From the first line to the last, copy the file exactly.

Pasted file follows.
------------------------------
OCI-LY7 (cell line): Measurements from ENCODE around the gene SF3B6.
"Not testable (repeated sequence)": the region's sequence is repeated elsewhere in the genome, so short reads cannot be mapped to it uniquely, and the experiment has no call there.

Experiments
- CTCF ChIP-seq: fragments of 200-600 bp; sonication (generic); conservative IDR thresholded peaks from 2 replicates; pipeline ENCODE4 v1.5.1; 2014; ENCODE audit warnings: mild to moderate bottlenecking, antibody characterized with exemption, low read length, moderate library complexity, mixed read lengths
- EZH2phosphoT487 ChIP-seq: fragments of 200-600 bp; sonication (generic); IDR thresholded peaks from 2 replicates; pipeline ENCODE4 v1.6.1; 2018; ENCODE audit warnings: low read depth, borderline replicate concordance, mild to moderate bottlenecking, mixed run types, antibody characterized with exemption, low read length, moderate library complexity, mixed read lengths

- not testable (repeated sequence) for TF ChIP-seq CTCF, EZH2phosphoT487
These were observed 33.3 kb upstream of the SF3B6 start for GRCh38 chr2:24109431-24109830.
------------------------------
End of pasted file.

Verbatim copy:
OCI-LY7 (cell line): Measurements from ENCODE around the gene SF3B6.
"Not testable (repeated sequence)": the region's sequence is repeated elsewhere in the genome, so short reads cannot be mapped to it uniquely, and the experiment has no call there.

Experiments
- CTCF ChIP-seq: fragments of 200-600 bp; sonication (generic); conservative IDR thresholded peaks from 2 replicates; pipeline ENCODE4 v1.5.1; 2014; ENCODE audit warnings: mild to moderate bottlenecking, antibody characterized with exemption, low read length, moderate library complexity, mixed read lengths
- EZH2phosphoT487 ChIP-seq: fragments of 200-600 bp; sonication (generic); IDR thresholded peaks from 2 replicates; pipeline ENCODE4 v1.6.1; 2018; ENCODE audit warnings: low read depth, borderline replicate concordance, mild to moderate bottlenecking, mixed run types, antibody characterized with exemption, low read length, moderate library complexity, mixed read lengths

- not testable (repeated sequence) for TF ChIP-seq CTCF, EZH2phosphoT487
These were observed 33.3 kb upstream of the SF3B6 start for GRCh38 chr2:24109431-24109830.